Professionalisation and its consequences for the governance of sports clubs in semi-professional team sports
Sports clubs in semi-professional team sports professionalise their management particularly often due to expectations from internal and external stakeholders. Likely, they separate their elite section from other sections at some point during their professionalisation process. Promoting factors are the entrepreneurial risks and the high use of resources of the elite section. However, there are different approaches regarding the legal form of the separated elite section. While some sports clubs organise the elite section as a separated club, others choose a profit oriented legal form, like a limited liability company (LLC) or a stock company. Here, the following question arises: What are the consequences of the varying approaches for the governance of the sports clubs?
Nagel et al. (2015) use a multi-level framework for the analysis of professionalisation in sports federations, which can be similarly used to analyse professionalisation processes in sports clubs. The framework shows, that professionalisation forms can lead to positive and negative consequences, such as changes in the governance structures. However, the chosen legal form and its (non) profit orientation leaves room for club-specific governance structures (Lang et al., 2019).
This study is part of an international project on professionalisation processes of sports clubs. The research design is a case study design. It analyses two Swiss sports clubs that engage in a men’s semi-professional team sports league. Both sport clubs separated their elite and amateur sections. The volleyball club organised the elite section as a member association, just like the amateur section. The handball club chose a LLC for their elite section. Data collection consisted of three parts: documentary analysis, expert interviews with decision-makers and focus groups with club members. The data was analysed using causation coding and visualisation strategies.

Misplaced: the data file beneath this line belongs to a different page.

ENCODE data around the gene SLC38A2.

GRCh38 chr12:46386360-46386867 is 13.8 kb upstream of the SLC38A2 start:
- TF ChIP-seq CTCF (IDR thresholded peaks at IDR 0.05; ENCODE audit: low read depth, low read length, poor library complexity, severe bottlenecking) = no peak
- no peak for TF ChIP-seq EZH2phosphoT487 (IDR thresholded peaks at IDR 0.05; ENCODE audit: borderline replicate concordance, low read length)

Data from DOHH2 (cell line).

The results show, that the elite section of the volleyball club employed a full-time paid CEO, while the management of the handball club’s LLC relied exclusively on voluntary work. This might be explained by more financial resources of and higher demands on the international playing volleyball club. For both sports clubs, a decreasing identification of the amateur section with the elite section was a challenge at the beginning of the separation. Although both clubs believe that they have overcome this challenge thanks to joint events, the recruitment of volunteers for the elite sports is still a challenge.
In conclusion, the professionalisation processes and the separation of elite and amateur sports led to changes in the governance of the sports clubs. However, the assumption that profit oriented legal forms tend to employ more paid staff could not be confirmed. Future research is needed to challenge these findings and to discover further approaches of governance structures.
Lang, G., Ströbel, T., & Nagel, S. (2019). Professionalization forms in mixed sport industries: is it time to rethink the stereotypes of non-profit and for-profit sport organizations? Managing Sport and Leisure, 24(4), 208-225. https://doi.org/10.1080/23750472.2019.1611470
Nagel, S., Schlesinger, T., Bayle, E., & Giauque, D. (2015). Professionalisation of sport federations: A multi-level framework for analysing forms, causes and consequences. European Sport Management Quarterly, 15(4), 407-433. https://doi.org/10.1080/16184742.2015.1062990
Copyright (c) 2023 Raphael Stieger, Romano Meier, Grazia Lang, Siegfried Nagel
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